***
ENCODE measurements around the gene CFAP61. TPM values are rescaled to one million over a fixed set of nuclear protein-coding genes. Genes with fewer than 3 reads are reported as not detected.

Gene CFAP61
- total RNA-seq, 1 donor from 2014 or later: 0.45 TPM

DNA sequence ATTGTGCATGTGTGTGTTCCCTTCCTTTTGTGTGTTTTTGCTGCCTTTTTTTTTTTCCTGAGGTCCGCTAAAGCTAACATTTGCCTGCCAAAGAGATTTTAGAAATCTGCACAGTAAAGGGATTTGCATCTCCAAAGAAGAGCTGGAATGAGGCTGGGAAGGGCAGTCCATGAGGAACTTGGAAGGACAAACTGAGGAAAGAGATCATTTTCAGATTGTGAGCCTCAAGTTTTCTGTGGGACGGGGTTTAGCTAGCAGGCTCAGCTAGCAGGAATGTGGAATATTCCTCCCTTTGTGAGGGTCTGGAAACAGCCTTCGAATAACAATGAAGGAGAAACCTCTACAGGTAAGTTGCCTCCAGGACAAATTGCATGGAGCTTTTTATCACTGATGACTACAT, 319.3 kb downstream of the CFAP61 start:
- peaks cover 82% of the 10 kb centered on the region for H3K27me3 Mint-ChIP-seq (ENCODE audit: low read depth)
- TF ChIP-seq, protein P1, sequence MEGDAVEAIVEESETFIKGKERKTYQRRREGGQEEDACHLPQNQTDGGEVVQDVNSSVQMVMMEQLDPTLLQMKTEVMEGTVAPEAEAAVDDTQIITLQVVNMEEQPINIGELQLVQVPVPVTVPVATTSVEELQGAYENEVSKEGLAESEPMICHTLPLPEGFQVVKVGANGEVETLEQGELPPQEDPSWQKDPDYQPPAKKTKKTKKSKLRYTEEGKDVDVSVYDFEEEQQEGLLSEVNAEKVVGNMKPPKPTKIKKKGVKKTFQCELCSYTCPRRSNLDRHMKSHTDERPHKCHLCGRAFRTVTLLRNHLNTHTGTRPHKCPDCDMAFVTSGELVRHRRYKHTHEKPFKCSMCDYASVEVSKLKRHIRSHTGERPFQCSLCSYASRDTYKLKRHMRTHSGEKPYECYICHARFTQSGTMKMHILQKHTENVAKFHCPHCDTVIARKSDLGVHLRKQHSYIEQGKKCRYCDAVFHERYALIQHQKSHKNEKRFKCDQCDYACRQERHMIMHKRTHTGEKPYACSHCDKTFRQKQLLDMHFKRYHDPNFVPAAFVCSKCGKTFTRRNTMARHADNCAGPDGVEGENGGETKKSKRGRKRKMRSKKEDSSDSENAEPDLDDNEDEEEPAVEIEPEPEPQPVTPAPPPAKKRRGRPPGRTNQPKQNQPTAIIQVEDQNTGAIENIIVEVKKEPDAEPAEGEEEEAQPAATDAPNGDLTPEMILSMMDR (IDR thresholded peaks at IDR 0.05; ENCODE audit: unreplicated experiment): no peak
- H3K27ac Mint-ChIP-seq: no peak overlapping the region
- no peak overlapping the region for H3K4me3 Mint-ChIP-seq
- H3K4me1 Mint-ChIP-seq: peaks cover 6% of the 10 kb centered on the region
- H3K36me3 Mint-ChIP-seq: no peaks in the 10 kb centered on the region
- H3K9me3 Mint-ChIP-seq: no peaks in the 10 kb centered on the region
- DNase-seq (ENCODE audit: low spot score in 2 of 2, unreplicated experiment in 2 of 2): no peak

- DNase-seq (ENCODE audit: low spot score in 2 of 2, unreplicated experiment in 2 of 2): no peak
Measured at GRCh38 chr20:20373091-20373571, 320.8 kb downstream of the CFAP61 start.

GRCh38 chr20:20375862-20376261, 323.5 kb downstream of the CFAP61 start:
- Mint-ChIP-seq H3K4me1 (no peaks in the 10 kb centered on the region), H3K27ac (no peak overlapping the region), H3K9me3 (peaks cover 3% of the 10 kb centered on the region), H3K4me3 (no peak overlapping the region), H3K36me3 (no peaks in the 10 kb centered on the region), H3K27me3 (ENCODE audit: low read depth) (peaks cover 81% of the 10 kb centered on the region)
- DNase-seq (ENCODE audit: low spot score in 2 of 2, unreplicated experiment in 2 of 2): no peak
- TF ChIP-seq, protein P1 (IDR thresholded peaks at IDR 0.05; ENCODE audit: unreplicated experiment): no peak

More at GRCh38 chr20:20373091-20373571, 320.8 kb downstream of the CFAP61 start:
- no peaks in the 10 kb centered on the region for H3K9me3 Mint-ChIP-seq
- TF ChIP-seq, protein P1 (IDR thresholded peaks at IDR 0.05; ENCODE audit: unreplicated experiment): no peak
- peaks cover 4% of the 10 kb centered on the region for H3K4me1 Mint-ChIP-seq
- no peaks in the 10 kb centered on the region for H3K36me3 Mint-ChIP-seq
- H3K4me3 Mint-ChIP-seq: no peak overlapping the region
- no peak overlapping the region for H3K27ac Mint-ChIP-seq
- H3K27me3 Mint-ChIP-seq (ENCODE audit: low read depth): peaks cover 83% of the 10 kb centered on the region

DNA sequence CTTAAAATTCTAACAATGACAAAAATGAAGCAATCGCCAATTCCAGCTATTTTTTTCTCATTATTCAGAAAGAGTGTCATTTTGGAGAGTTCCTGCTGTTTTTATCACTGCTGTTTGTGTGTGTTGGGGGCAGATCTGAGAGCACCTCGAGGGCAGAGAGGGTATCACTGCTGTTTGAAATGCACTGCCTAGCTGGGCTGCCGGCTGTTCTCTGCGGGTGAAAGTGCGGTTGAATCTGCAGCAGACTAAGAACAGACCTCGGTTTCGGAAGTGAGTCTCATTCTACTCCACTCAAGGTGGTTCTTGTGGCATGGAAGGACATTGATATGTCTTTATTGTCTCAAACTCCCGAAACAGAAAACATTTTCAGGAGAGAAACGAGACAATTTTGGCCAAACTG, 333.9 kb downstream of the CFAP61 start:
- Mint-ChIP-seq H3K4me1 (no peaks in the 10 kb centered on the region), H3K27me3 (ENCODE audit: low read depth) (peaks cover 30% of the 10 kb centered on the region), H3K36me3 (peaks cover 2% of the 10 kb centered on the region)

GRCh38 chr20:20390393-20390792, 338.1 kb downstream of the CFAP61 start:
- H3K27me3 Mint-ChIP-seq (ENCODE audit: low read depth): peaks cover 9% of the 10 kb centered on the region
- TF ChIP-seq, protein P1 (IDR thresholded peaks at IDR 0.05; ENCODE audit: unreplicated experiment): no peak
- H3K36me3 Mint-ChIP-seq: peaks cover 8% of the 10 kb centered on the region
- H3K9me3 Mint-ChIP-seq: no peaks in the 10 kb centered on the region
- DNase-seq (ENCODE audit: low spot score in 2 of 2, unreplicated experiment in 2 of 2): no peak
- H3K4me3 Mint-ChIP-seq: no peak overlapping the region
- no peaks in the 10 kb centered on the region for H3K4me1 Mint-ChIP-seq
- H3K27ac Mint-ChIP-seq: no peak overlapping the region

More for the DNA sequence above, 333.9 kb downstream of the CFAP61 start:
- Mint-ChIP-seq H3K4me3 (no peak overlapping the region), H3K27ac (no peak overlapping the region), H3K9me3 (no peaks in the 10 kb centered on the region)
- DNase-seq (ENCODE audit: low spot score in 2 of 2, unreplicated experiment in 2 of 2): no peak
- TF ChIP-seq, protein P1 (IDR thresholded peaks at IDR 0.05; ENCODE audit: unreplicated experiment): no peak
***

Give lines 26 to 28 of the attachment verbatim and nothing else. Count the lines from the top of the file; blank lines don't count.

- H3K27me3 Mint-ChIP-seq (ENCODE audit: low read depth): peaks cover 83% of the 10 kb centered on the region

DNA sequence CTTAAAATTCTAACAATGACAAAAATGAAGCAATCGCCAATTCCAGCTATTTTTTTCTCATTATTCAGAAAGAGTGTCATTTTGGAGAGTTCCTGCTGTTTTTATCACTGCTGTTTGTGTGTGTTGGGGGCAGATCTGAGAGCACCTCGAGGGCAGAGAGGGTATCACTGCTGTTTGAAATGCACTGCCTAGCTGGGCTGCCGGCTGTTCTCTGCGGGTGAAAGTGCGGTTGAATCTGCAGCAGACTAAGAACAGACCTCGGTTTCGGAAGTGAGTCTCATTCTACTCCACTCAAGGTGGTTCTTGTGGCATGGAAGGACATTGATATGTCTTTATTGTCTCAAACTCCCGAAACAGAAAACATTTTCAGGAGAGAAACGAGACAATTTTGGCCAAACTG, 333.9 kb downstream of the CFAP61 start:
- Mint-ChIP-seq H3K4me1 (no peaks in the 10 kb centered on the region), H3K27me3 (ENCODE audit: low read depth) (peaks cover 30% of the 10 kb centered on the region), H3K36me3 (peaks cover 2% of the 10 kb centered on the region)